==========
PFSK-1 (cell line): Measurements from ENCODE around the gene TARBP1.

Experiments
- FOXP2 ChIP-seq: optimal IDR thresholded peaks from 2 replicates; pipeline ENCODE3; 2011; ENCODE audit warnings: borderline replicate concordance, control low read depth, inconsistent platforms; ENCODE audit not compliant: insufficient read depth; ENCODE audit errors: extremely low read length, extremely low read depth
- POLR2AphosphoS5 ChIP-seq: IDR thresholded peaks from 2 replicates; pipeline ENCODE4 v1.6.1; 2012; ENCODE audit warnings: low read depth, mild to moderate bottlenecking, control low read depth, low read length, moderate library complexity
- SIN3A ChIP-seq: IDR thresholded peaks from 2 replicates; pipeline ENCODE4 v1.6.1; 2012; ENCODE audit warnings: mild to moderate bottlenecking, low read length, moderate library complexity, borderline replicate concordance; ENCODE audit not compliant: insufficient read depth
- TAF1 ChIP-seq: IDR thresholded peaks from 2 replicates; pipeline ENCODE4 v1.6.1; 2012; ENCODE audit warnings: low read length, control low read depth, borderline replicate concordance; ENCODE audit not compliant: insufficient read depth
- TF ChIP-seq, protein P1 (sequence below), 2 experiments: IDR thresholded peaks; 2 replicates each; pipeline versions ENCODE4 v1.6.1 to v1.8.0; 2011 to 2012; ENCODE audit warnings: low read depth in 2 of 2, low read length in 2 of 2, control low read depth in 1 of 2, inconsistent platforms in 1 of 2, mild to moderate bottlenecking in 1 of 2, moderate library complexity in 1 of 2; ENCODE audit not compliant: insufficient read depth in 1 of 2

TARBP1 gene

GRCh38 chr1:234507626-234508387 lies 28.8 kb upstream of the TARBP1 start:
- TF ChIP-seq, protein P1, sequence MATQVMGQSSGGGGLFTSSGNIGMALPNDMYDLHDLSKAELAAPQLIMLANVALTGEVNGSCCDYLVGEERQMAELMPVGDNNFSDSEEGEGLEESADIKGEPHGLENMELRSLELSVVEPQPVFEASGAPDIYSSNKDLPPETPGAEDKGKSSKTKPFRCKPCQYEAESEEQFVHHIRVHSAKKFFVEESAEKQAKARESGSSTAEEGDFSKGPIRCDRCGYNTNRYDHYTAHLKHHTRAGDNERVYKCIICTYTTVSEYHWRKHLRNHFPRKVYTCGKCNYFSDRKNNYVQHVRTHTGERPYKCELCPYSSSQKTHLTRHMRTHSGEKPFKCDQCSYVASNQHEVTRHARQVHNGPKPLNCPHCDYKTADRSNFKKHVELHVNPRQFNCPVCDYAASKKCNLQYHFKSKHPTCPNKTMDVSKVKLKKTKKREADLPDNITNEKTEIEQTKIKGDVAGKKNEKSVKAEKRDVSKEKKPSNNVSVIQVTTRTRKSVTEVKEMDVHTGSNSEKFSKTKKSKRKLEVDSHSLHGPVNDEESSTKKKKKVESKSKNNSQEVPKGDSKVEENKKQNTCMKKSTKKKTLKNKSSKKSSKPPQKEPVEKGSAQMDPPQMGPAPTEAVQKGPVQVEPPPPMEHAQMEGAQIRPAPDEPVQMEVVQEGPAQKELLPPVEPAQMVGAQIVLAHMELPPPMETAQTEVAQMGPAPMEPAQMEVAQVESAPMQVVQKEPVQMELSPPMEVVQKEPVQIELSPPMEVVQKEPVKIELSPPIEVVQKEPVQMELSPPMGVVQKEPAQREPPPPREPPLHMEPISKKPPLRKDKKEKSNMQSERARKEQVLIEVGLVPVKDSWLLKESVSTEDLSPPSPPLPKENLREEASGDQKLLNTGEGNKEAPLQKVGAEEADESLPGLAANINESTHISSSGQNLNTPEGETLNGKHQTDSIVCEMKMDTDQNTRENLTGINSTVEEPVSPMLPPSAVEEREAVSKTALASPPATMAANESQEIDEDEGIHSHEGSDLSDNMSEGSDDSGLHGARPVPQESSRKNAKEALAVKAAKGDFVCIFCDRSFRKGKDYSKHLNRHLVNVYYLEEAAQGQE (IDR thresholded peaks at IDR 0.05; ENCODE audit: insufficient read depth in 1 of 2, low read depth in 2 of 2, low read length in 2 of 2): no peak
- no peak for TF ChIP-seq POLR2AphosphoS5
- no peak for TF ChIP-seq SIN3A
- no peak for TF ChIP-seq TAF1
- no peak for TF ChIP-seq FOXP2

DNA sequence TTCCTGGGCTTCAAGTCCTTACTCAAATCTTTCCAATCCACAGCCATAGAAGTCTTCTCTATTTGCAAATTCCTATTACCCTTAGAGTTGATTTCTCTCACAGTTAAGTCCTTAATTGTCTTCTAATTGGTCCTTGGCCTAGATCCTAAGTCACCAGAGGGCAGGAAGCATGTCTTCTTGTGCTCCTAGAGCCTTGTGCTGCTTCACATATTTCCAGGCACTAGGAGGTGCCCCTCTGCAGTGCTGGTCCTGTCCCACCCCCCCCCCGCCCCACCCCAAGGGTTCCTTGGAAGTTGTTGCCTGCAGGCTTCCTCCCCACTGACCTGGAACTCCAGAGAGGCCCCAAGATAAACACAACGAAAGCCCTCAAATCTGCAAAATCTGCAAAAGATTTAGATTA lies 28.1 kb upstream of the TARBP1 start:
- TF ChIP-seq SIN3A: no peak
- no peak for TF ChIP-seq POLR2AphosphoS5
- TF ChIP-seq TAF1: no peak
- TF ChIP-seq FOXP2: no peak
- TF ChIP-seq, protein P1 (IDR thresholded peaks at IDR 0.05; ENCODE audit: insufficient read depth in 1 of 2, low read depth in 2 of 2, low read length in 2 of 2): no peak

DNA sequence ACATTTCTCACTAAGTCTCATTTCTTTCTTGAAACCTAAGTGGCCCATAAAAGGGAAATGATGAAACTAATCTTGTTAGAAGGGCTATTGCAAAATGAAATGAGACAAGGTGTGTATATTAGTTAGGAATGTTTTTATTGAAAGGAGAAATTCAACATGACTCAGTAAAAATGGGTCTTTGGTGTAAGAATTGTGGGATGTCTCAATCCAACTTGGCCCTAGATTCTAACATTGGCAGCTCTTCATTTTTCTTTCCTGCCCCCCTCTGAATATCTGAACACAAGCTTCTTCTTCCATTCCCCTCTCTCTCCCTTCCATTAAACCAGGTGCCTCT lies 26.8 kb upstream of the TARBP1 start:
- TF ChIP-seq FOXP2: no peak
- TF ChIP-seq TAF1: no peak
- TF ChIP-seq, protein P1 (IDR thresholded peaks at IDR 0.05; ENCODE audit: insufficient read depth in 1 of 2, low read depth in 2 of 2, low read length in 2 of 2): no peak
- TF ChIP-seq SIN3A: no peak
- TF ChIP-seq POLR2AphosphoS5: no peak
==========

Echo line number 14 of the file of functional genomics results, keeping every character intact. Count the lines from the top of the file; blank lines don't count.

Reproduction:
- no peak for TF ChIP-seq FOXP2